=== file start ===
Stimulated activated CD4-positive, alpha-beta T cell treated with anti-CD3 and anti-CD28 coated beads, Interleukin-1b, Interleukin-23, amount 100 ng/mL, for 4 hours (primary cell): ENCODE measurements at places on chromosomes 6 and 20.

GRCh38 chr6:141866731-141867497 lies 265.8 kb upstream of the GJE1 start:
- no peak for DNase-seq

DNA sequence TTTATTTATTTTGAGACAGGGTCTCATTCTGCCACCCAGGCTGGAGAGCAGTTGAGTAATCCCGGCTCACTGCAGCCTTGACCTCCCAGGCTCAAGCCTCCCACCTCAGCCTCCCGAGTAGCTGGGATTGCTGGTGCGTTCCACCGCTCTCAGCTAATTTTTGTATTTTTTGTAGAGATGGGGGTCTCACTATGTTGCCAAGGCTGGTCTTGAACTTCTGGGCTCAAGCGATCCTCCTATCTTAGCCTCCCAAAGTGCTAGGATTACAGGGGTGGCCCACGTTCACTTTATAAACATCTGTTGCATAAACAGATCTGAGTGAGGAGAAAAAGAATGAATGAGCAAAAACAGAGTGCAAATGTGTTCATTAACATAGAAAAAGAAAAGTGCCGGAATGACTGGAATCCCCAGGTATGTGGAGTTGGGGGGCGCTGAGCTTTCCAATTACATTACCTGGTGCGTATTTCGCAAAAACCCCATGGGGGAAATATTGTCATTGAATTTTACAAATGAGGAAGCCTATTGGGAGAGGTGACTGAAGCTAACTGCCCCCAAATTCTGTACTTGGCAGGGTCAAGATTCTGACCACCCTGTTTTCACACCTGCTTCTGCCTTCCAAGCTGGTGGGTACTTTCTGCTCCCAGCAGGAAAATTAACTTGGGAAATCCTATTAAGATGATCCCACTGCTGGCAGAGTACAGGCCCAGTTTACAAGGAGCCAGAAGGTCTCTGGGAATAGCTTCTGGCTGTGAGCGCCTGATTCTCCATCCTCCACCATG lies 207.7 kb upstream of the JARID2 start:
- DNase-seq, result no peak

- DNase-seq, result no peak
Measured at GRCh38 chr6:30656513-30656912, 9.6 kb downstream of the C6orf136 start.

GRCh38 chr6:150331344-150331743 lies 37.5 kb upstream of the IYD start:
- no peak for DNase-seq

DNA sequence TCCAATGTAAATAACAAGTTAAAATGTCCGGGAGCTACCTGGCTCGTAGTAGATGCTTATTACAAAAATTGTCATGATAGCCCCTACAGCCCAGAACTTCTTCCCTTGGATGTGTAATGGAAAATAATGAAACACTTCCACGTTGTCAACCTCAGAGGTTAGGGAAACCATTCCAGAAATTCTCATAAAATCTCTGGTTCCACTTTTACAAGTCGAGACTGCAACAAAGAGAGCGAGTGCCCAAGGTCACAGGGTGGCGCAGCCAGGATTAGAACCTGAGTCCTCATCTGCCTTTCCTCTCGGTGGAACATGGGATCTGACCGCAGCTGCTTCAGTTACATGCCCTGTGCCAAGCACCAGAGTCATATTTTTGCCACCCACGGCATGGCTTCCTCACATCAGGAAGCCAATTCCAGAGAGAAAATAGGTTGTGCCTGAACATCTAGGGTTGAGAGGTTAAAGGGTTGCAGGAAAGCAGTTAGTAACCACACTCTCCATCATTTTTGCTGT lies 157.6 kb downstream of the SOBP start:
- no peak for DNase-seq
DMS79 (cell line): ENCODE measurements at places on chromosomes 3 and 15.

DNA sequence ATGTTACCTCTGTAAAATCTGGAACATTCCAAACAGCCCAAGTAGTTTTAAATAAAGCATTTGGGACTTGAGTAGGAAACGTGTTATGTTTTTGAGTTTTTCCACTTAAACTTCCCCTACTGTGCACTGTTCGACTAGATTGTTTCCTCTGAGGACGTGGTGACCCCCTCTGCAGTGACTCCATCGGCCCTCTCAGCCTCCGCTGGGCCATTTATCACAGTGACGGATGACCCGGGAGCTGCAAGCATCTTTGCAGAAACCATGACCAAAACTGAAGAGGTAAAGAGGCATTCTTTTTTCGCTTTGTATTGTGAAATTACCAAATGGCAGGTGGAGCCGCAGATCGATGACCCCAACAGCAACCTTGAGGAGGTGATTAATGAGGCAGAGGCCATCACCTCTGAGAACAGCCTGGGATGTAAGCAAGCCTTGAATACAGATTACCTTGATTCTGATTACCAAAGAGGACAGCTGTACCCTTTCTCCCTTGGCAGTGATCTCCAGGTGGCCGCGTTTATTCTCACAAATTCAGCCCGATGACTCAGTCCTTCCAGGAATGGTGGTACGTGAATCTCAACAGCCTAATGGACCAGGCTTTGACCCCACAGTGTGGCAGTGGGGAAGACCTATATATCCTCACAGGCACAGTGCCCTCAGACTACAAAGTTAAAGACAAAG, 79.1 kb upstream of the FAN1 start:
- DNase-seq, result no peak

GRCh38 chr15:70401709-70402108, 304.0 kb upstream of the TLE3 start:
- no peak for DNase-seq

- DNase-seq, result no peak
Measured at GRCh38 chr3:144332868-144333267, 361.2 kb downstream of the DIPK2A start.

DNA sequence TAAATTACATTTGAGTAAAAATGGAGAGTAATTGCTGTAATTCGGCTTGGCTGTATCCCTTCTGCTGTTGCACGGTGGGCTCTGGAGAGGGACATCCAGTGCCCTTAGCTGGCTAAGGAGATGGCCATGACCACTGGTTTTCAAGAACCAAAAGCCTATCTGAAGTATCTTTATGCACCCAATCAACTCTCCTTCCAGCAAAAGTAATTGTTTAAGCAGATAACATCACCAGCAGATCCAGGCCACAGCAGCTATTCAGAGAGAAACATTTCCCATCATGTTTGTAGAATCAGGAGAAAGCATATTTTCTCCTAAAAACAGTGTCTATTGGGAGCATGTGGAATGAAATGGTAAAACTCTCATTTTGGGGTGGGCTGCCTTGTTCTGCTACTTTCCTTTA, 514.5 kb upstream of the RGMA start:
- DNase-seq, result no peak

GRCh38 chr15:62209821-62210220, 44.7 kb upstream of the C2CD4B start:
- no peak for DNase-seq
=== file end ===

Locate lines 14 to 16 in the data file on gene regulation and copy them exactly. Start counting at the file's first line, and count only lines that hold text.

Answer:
- DNase-seq, result no peak

GRCh38 chr15:70401709-70402108, 304.0 kb upstream of the TLE3 start:
- no peak for DNase-seq